By Cory Tarilton
Photos by Lauren Dunn
Many changes signal the end of summer in the Pacific Northwest. The mountains shed their green hues in exchange for vibrant fall colors. The rock climbing gets wet, the trails turn to muck as the hills wait to receive their white blanket of snow in the months to come. It is the perfect time to get away for a few months and see different parts of the world before returning home to a proper winter.
Chile and Argentina are two places I have always wanted to travel, and in late 2015, I seized the chance to travel through northern Patagonia by bicycle, bus, foot and thumb with my girlfriend, Lauren Dunn.
With a human-powered adventure in mind, we packed our bags and set off for Santiago, Chile in early November. Arriving in the bustle of this Spanish-speaking city was as much of a culture shock as we could have imagined. The constant surge of buses, ceaseless city noise and markets that adorned every side street made for a chaotic scene that wracked our nerves as we tried our best to understand this foreign culture and language.
Within a few days, we managed to find decent bikes from a local merchant, and took a bus south to the town of Temuco, 10 hours away. The luxurious overnight bus served as our home for the night, and when we arrived in the wee hours of the morning, we made for the Chilean foothills and countryside. While touring through the farmland and volcanoes, life took on a simpler pace. The daily ritual of packing camp, setting off for the day’s voyage and taking in the sights and smells of the eucalyptus forest eased the mind after a busy summer of work.
After a few days by dirt road, we had reached the small town of Puerto Fuy and our first crossing into Argentina. A morning ferry took us across Lago Pirihueico, and after a short stop to get our visas stamped, we made for a small lake and nearby hot springs to soak our road-weary muscles. The mountains of northern Patagonia are full of hot springs feeding off the underground heat from the region’s numerous volcanoes.
We pedaled through Argentina’s Road of Seven Lakes and back into the Chilean Lake District for a circuit of the volcanoes. Within the last decade, two of the volcanoes of this region have lost their tops and spewed destruction. Bicycling through dead forests covered in ash and pumice made for a landscape that seemed out of this world.
After three weeks, we arrived at the town of Puerto Montt. The town has a bustling center and serves as a jump-off for the famous Carretera Austral as well as the desolate roads and fjord towns to the south. Low on funds, we sold our bikes in the town’s market, and bought bus tickets to the tiny town of Cochamó.
On our way into Cochamó, we learned of a cross-border trek that would take us close to Bariloche, our ultimate destination. After stocking up on provisions, we set off on this ancient trade route through the Yosemite of the Southern Hemisphere.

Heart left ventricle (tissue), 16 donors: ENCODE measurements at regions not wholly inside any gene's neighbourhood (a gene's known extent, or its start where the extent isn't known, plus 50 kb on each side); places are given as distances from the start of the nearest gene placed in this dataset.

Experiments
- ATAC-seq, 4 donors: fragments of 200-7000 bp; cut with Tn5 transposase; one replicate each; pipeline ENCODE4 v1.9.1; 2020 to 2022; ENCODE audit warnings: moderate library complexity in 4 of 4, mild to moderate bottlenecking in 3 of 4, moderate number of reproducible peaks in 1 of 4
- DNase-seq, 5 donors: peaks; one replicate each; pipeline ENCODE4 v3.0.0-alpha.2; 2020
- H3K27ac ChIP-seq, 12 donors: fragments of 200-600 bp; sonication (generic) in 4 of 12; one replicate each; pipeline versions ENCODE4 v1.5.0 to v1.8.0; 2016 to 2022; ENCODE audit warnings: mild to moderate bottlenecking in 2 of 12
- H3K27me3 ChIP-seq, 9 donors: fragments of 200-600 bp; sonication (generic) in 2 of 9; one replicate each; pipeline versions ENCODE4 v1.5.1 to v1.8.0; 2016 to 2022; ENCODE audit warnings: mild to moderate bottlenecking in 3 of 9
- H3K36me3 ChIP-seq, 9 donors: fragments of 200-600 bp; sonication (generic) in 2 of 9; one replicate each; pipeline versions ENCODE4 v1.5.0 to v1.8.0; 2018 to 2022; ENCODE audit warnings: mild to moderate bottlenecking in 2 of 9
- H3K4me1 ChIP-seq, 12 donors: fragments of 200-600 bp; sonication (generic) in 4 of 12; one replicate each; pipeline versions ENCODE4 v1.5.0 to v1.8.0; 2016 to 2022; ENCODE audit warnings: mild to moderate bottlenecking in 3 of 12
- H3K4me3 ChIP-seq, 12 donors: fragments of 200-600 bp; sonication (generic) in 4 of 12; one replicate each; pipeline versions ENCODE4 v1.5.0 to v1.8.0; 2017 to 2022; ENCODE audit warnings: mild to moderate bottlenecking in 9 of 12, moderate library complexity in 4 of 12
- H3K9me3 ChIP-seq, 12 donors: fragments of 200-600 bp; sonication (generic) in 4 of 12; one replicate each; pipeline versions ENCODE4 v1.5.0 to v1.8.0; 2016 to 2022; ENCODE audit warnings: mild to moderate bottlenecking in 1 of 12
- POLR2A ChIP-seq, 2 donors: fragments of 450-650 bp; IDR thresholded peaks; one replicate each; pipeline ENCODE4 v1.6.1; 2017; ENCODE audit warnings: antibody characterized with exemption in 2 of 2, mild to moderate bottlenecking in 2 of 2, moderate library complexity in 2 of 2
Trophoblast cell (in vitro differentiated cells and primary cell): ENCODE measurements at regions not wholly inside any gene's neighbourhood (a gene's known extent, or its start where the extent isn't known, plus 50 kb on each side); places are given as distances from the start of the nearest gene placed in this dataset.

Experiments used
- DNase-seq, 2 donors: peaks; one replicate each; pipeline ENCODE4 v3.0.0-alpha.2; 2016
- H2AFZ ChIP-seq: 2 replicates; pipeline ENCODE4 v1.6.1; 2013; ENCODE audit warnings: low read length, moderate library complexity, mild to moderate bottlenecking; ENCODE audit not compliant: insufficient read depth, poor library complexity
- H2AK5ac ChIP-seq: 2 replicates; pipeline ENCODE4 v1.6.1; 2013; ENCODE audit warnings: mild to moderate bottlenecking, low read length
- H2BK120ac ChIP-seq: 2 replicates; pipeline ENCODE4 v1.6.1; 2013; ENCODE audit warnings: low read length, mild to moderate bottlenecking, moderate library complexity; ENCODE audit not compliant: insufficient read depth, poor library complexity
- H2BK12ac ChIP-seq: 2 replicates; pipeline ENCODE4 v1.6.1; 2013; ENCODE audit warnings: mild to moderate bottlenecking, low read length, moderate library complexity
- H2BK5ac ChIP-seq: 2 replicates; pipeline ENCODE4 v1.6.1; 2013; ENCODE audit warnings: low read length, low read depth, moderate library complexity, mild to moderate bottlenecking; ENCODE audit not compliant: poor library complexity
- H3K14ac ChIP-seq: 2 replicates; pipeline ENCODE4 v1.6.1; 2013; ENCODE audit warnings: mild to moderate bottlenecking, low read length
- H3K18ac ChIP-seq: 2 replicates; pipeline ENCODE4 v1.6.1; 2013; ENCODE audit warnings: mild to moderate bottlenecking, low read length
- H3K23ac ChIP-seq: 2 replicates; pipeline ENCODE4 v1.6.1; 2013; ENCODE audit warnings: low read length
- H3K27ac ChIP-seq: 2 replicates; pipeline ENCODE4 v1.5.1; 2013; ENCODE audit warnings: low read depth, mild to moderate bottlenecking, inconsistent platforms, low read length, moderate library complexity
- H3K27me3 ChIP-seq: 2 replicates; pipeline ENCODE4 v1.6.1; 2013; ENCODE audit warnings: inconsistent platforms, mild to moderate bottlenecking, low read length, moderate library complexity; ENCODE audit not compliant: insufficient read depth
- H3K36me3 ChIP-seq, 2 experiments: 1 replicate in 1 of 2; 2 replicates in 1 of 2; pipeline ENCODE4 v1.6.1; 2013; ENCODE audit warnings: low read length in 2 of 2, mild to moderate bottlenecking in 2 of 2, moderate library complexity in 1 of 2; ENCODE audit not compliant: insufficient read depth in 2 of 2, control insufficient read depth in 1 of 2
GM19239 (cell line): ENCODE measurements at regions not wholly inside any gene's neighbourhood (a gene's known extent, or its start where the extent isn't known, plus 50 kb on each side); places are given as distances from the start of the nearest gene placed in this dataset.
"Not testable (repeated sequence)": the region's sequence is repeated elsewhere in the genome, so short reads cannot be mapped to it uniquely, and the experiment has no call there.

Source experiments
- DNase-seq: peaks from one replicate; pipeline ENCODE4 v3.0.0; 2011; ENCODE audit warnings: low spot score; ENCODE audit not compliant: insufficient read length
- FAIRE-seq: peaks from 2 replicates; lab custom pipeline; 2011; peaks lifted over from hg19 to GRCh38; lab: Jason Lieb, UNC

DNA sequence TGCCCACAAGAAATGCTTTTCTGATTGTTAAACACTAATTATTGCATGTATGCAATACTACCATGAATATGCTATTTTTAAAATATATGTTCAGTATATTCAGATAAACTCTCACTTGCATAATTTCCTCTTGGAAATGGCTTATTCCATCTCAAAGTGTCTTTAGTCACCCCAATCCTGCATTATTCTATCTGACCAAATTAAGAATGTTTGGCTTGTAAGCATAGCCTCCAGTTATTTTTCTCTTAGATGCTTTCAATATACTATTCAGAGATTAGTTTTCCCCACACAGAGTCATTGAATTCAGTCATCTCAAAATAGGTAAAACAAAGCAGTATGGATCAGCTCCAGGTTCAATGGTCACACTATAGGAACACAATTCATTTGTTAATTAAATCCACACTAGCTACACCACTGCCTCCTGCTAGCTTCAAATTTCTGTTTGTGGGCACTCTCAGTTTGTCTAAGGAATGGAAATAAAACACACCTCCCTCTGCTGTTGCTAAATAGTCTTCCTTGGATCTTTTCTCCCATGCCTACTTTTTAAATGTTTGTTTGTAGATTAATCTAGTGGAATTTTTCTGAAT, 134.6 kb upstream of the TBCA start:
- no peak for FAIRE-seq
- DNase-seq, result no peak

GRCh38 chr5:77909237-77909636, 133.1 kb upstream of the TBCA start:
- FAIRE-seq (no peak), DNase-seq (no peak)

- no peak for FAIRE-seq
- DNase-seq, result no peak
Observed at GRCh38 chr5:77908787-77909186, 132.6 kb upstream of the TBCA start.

The route is an historic horse trade path, and has been so eroded over generations that there are 10-foot-deep channels at points where horses have beaten their hooves into the rich coastal soils. Sweeping vistas of towering granite domes girdle both sides of this river valley for miles.
The people manning the border outpost were delighted to see visitors, and after another stamp on our passports, we crossed the pass into Argentina again and down into the Rio Manso. The glacial-fed river has a drier climate than the west side, and the water of the Manso is some of the deepest turquoise I have ever seen.
As the rainforest dwindled and we trekked into the drier mountains of Argentina, black rock engulfed the sides of the river, contrasting the river’s softer tones. After two more days we reached Route 40 and hitchhiked our way into Bariloche, our destination for the next month, and on to our next adventure. x
Best time to travel:
Mid-November to the New Year:
Great temperatures, good weather, no crowds, but still some rain potential
January and February:
Reliably good weather, little rain, but more crowds
Places to visit:
Villarrica and Pucón, Chile:
Lake towns widely known for their nearby adventure sports
Vallé Cochamó, Chile:
The Yosemite of the southern hemisphere
San Carlos de Bariloche, Argentina:
Outdoor mecca of Northern Patagonia
Cash is king: USD is accepted in most places or can be easily exchanged. Avoid foreign card transaction fees by bringing cash to exchange.
Spanish: Chilean Spanish is a far cry from Castilian Spanish, and lacks many consonants along with having many slang words and conjugations. Argentine Spanish is a little more traditional but still has a unique accent.
400 miles by bike
60 miles by foot
30 hours by bus